There are few games out there that wow with beauty and imagination, the story of wolf Amaterasu and his fight against the forces of darkness, Okami is a story steeped in Japanese folklore, making it a rarity on these European shores. Originally released in 2006 for the PS2, it’s finally gotten the HD treatment on the PS3 and the results are simply wonderful.
First off it only seems right to talk about the graphics. A beautiful watercolour visual style, the whole game feels like a moving painting, each scene and environment making jaws drop. Everything having a paintbrush style with thick black outlines around everything, it’s no wonder this is considered one of the best looking games on the PS2. It’s incredible really that since Okami’s release many games are attempting the photo-realistic style to add an emotional connection to their characters, and yet the emotion felt playing Okami is stronger than most of these games.
Amaterasu’s facial features and mannerisms showing more emotion than most games you’ll find that favour a realistic style. And this is from a character that has not one spoken line of dialogue. The relationship the wolf shares with the miniscule artist Issun being a particular highlight. Issun, riding along on Amaterasu’s back and often being the comedic part of this double act. Issun joining the adventure in order to obtain all Celestial Brush techniques, something that forms the core gameplay of Okami.
The player can essentially pause the game for a time, and then proceed to use the analogue stick to draw on the unpainted canvas. The brush techniques you learn on your journey range from simple power slashes (drawing a straight line across) to making the sun appear (drawing a circle in the sky). They work really well, and for the most part the game offers a great deal of leeway with your drawing skills. Being able to understand what you’re trying to draw even if your circles come off as a bit more egg shaped than you would’ve liked.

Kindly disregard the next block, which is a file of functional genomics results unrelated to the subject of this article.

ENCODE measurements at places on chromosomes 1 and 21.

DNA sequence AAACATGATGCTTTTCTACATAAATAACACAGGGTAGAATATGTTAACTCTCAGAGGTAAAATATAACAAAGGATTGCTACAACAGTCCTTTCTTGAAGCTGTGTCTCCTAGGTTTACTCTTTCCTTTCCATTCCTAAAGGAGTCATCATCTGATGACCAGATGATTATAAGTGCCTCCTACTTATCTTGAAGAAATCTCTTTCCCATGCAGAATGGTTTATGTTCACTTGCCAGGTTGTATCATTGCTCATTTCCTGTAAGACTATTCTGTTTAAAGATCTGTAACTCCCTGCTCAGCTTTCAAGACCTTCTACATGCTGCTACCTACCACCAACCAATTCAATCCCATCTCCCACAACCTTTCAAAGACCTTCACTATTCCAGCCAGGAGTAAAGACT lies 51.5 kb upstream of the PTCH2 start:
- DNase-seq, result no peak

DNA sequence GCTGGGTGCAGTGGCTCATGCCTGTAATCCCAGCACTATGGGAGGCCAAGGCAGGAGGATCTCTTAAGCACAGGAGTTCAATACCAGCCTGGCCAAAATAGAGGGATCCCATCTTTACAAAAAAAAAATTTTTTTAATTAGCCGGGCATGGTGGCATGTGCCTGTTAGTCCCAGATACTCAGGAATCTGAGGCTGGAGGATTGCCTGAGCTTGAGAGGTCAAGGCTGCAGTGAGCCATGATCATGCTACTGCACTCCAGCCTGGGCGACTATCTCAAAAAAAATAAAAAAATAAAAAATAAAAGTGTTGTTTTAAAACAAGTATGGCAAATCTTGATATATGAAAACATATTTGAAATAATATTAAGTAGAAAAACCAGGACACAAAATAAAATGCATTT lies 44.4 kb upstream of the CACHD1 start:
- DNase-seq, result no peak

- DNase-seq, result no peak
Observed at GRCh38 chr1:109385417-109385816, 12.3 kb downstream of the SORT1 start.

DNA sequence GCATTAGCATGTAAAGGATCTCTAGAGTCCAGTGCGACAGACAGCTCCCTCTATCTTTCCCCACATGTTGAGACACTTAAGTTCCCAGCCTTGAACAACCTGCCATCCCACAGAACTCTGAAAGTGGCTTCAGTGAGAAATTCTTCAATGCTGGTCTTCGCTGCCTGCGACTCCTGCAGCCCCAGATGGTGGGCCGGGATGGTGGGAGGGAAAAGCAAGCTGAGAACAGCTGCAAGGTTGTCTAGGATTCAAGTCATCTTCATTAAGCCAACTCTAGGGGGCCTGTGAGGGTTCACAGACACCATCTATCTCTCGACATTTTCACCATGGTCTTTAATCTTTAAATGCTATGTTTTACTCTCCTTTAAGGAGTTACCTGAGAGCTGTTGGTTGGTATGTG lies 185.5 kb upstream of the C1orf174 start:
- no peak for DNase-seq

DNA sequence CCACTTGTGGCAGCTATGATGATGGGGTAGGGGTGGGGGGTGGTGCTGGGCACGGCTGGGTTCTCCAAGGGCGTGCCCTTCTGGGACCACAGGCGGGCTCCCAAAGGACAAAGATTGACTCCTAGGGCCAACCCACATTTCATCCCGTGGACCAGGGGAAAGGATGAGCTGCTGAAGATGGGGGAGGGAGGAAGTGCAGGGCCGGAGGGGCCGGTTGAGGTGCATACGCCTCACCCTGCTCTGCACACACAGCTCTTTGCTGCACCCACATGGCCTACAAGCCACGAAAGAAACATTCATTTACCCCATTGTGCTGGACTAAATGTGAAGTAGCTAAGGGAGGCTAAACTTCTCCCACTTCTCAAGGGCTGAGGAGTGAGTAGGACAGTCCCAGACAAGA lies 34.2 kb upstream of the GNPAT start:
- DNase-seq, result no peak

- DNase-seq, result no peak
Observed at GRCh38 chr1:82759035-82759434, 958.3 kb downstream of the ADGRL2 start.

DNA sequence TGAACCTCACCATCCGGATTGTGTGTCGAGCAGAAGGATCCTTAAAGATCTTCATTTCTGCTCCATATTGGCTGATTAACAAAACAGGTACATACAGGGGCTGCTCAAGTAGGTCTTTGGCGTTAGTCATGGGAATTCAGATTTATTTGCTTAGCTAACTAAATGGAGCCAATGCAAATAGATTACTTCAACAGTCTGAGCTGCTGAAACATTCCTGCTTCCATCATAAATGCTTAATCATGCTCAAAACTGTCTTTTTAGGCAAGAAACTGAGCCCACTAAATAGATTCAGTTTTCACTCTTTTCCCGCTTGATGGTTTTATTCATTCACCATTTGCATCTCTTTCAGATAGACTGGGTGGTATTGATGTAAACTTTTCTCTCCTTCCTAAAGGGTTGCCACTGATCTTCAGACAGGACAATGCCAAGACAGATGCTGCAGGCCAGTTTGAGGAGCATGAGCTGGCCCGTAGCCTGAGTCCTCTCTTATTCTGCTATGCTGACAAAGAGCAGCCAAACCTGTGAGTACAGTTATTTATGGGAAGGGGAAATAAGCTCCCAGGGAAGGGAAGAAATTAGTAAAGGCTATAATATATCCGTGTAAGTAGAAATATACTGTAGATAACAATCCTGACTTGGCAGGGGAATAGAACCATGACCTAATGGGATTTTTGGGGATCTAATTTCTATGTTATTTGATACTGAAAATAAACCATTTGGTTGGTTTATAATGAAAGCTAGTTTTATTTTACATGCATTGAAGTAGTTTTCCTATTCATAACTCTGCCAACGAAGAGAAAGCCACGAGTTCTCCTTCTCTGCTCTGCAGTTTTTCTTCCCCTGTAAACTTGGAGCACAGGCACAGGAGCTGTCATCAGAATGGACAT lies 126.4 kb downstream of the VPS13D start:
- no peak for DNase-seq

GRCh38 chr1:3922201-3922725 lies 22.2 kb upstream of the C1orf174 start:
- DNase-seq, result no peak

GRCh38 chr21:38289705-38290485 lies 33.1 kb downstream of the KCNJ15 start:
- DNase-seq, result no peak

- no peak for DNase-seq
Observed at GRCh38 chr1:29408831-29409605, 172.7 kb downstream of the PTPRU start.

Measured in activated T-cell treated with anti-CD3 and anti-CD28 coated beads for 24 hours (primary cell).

There’s a reason many people call Okami “the best non-Zelda game ever made”, because it is very much steeped in that genre of game. An overworld that opens up as you progress, a number of dungeons to conquer and new items and abilities that will help you progress in said dungeons. But despite this successful formula, the game brings enough different elements to the table. Each new area initially starting out as a cursed zone, where any time spent in the darkness drains energy. Finding each guardian sapling and restoring them using the celestial brush sends the area into a flurry of flowers and beauty. Each act of kindness or restoration results in praise, praise being used as a way to upgrade certain attributes.
If there’s one criticism to be levelled at Okami it’s the dungeons while fun, never tax the brain enough to be challenging. Puzzles seem obvious, and compared to the very best Zelda has to offer, dungeons are incredibly small with the final boss battles while at times being spectacular once again come across as being quite easy. Part of the problem could be the games inisistence on giving the player more items and money than they would ever need. Health restoration items and ones that increase your defence or attack are commonplace, found in many chests littering the land, and can be bought for a reasonable price at all of the nearby stores.
Seven years after its first appearance and Okami feels just as fresh now as it did back in 2006. One of the highlights of the PS2 and Wii libraries now in glorious HD is an offer too good to pass up. While dungeons may lack the complexity one would hope for, this is a minor complaint with an otherwise fantastic game. If only the sales figures had matched the quality.